"As a result of the continuing investigation into both aircraft accidents, we are looking at the potential for additional training opportunities in coordination with the FAA (Federal Aviation Administration) and Allied Pilots Association," it added.

Certification process

The planes have been grounded around the world, awaiting approval from US and international regulators before they can return to service.

Only Air Canada has a MAX simulator, industry sources told AFP.

Currently, there is only one flight simulator specific to the 737 MAX in the United States, and it is owned by Boeing, according to FAA documentation.

US airlines train their pilots flying the MAX on a simulator built for the 737 NG, the version preceding the 737 MAX in the 737 aircraft family.

Southwest said that's because during the certification process for the MAX, Boeing stressed that there were only minor differences with the NG and simple computer and online training could accommodate for the differences.

The FAA, the European Union Aviation Safety Agency and Canadian regulators had approved those recommendations, Boeing stresses.

However, the 737 NG lacks an MCAS, specially designed for the MAX in order to correct an aerodynamic anomaly due to its heavier motor and to prevent the plane from stalling.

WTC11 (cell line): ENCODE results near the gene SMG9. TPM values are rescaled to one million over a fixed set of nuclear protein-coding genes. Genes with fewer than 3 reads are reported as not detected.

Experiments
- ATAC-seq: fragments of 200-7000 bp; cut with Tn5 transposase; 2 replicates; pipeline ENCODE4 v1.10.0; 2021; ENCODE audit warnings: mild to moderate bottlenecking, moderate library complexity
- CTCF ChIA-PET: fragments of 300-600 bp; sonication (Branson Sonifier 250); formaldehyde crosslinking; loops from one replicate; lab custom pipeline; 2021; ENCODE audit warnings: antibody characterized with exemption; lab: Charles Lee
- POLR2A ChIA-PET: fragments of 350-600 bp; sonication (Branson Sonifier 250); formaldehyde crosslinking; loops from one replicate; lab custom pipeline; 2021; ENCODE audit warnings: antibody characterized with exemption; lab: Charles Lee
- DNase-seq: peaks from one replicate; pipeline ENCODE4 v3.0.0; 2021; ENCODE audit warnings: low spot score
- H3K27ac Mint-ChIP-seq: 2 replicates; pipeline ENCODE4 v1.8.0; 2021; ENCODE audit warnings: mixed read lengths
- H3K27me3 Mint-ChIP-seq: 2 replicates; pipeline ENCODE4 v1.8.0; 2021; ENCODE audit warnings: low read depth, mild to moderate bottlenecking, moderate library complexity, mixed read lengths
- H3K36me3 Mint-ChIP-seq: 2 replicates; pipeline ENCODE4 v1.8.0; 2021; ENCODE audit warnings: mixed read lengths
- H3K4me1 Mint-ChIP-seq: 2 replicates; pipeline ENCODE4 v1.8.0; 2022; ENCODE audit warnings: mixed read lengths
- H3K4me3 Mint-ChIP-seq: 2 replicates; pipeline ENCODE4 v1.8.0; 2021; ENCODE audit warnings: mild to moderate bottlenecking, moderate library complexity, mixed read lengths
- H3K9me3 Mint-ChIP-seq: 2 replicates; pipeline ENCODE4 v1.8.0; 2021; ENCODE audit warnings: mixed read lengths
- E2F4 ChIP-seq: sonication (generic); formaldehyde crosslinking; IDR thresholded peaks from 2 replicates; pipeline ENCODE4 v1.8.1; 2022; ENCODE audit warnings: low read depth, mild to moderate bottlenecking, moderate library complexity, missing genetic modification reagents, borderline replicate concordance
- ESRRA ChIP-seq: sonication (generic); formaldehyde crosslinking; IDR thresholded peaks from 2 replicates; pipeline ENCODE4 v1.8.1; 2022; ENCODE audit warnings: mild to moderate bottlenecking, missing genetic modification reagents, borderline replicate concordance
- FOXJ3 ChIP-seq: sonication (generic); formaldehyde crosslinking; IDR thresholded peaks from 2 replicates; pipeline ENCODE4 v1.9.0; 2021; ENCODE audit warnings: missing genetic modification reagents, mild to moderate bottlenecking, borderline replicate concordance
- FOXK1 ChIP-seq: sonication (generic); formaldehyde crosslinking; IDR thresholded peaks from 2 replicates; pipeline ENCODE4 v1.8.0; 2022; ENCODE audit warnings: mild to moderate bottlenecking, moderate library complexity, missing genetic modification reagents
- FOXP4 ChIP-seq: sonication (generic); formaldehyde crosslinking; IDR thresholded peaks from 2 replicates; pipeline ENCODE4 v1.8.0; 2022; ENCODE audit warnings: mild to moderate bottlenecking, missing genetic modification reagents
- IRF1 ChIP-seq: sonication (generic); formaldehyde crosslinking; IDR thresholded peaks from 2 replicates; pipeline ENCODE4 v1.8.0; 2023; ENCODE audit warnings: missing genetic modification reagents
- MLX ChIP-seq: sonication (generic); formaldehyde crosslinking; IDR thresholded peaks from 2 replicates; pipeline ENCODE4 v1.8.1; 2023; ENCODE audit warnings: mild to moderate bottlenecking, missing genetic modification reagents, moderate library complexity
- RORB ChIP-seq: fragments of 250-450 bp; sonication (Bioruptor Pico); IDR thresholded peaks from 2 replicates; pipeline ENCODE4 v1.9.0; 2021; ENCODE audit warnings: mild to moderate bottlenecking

Pilot training will likely be at the heart of the meeting of international regulators in Forth Worth, Texas on Thursday when the FAA will try convince its counterparts of the robustness of its certification process for the modified 737 MAX.

The American regulator has maintained that training pilots on a simulator is not essential, a position with which pilots and its Canadian counterpart disagree.

Boeing said Thursday that it completed its software update on the 737 MAX.

The proposed fix, which addresses a problem with a flight handling system thought to be a factor in both crashes, must now win approval from US and international regulators before the planes can return to service.

US airlines have targeted August as the date they expect to resume flying on the 737 MAX.
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Thursday, May 16, 2019

Flying cars mooted for Paris' public transport network

France24 – AFP, 15 May 2019

A flying car prototype, developed by Airbus and Audi seen at last year's Vivatech
fair in Paris A flying car prototype, developed by Airbus and Audi seen at last